Obama breaks silence on Libya, condemns 'outrageous' violence

President Obama broke his silence on the violence in Libya Wednesday, saying "the suffering and bloodshed is outrageous."

Speaking in the Grand Foyer after meeting with Secretary of State Hillary Clinton, Obama blasted Libyan leader Moammar Gadhafi — but without using the longtime dictator's name — for violating "international norms and every notion of common decency."

"These are human rights," Obama said. "They are not negotiable." 

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With Gadhafi digging in and trying to retain his grip on power, Obama has been monitoring the unrest. He said he has instructed his national security team to present him with a "full range of options" for the United States to respond.

The president stressed that the unrest in Libya and the rest of the Middle East "is not simply a concern of the United States."

"The entire world is watching," Obama said, repeating a phrase he used during recent protests in Egypt.

Obama made clear in his brief remarks that he prefers a unified international effort speaking "with one voice" to stop the violence and hold the Libyan government accountable.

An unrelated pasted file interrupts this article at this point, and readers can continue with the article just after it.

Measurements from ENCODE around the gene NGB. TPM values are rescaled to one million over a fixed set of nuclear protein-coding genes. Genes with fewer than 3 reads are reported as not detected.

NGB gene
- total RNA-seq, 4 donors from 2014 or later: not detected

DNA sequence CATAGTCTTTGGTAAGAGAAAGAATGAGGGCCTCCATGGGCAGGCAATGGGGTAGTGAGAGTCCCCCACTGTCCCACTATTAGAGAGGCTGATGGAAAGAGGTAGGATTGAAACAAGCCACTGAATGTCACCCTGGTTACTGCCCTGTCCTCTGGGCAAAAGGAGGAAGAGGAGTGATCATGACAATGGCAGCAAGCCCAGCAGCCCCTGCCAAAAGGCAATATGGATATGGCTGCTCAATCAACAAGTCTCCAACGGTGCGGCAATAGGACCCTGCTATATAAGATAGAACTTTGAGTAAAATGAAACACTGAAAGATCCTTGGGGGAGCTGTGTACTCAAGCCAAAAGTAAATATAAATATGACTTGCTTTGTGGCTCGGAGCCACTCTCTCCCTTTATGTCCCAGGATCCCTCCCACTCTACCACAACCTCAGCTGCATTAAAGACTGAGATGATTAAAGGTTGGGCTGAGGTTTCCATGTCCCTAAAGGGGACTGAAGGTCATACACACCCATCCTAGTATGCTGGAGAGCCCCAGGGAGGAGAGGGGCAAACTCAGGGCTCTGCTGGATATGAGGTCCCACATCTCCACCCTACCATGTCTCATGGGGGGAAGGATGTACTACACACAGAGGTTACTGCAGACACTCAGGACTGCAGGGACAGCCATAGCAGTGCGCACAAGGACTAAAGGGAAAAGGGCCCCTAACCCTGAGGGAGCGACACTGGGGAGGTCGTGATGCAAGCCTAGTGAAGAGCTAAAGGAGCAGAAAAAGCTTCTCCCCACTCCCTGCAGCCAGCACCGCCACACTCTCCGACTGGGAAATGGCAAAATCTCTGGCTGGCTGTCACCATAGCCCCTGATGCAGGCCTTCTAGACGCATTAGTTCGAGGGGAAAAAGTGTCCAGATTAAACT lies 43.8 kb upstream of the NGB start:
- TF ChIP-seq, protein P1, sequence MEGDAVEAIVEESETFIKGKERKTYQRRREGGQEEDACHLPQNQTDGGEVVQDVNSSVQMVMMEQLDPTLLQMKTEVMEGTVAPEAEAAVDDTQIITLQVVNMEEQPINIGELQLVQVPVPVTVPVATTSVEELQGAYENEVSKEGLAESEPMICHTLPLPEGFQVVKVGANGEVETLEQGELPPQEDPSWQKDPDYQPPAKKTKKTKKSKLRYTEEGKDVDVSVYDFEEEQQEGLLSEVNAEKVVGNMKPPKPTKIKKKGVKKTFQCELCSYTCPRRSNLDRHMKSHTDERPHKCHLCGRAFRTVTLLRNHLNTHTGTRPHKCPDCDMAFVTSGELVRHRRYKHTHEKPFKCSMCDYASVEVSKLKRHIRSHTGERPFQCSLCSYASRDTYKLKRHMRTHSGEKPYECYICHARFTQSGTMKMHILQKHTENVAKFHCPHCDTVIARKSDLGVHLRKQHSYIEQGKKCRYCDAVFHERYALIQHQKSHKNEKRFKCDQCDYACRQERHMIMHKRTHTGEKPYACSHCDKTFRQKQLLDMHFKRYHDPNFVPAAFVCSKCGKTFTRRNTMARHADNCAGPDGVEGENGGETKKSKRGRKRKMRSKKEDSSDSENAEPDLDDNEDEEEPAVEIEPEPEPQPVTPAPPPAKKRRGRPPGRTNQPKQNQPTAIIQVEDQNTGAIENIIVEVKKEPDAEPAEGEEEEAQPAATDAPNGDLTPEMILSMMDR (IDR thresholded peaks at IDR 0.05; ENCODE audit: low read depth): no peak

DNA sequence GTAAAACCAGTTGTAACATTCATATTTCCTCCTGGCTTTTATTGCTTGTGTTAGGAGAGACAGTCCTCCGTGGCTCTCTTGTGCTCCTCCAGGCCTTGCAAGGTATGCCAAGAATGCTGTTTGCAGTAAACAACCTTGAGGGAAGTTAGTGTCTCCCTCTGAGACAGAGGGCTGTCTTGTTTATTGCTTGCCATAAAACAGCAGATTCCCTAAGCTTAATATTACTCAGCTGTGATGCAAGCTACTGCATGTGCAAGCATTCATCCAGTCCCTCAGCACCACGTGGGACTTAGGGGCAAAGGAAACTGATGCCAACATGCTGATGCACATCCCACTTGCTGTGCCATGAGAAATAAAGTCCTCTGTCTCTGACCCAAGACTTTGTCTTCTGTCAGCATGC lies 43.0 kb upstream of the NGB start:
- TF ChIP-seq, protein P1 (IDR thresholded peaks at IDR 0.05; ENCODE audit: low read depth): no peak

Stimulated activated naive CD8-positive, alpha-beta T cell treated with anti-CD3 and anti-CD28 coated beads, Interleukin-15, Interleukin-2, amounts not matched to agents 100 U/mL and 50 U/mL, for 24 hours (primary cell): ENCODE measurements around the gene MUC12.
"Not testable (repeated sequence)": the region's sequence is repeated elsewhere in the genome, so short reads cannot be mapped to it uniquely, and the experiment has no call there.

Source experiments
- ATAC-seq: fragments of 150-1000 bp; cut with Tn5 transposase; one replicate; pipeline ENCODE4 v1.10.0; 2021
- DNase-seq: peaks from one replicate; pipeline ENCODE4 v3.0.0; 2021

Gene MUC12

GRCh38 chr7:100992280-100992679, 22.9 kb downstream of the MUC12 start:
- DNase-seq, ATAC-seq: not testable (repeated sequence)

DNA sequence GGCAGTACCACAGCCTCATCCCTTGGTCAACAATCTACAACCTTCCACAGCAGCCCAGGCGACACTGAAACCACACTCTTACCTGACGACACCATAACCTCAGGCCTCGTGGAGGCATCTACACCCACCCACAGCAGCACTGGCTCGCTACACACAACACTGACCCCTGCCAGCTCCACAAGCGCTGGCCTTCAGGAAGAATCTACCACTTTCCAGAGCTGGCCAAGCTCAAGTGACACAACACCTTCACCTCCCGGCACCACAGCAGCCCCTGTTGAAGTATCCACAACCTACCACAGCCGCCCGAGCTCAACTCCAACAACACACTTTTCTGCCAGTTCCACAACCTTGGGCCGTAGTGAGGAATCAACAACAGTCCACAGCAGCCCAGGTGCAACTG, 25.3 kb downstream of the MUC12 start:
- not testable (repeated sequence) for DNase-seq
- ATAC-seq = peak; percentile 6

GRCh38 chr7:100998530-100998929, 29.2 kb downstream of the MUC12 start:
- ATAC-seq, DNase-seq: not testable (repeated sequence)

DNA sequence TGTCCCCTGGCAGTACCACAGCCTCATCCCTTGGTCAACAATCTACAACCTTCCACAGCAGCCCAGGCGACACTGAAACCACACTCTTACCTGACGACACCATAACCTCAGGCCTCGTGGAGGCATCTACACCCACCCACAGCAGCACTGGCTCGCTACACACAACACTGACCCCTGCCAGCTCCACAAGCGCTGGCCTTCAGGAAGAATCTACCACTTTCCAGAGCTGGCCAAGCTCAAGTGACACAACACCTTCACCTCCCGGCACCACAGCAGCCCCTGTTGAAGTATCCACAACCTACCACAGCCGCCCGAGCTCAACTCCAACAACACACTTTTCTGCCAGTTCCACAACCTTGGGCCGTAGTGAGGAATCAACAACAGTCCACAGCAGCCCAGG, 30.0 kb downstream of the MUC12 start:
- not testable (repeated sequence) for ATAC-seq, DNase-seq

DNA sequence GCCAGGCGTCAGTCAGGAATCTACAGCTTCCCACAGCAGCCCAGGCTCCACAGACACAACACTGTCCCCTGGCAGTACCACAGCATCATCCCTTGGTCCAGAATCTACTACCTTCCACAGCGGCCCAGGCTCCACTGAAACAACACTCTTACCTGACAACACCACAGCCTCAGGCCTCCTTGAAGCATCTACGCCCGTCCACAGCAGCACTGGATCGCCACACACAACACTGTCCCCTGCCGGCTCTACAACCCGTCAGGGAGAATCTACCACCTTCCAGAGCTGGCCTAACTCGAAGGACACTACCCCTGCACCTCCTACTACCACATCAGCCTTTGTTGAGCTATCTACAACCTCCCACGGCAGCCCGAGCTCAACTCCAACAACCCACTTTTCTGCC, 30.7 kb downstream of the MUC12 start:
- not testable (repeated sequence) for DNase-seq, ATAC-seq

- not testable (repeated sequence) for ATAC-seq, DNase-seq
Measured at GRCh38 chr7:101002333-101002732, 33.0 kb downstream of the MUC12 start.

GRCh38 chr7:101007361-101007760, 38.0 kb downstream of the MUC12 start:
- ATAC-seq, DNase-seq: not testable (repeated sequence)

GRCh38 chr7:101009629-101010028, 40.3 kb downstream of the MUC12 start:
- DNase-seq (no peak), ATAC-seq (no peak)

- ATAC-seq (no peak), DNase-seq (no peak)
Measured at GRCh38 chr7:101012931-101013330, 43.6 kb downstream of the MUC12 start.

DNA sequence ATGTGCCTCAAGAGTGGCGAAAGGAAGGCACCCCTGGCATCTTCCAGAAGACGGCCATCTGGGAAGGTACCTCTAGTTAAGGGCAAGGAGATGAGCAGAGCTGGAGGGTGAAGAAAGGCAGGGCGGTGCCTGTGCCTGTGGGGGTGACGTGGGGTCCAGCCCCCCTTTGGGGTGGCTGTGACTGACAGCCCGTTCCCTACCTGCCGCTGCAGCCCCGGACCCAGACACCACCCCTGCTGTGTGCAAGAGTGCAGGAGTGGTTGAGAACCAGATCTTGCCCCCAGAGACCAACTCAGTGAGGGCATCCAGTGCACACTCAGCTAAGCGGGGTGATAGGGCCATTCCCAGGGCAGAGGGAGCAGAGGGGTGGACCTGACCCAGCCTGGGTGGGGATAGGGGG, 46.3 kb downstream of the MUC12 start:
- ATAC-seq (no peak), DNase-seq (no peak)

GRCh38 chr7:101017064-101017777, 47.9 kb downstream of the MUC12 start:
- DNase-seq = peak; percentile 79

The president has tasked Bill Burns, deputy secretary of state for political affairs, to make several stops in Europe and in the Middle East to consult with other nations. Obama is also sending Clinton to Geneva, Switzerland, on Monday where she will meet with foreign ministers at the Human Rights Council.

This story was initially posted with an incorrect timestamp.

Obama also sought to make clear the United States is not instigating an overthrow in Libya or any other Middle Eastern country.

The president read a statement from one Libyan who said, "we just want to be able to live like human beings."

"It is the most basic of aspirations that is driving this change," Obama said. He added that the United States will "stand up for freedom, stand up for justice and stand up for the dignity of all people."

The State Department is continuing to work to evacuate Americans from Libya, and Obama said that protecting American citizens in the regions is "my highest priority."

"The suffering and bloodshed is outrageous, and it is unacceptable," Obama said.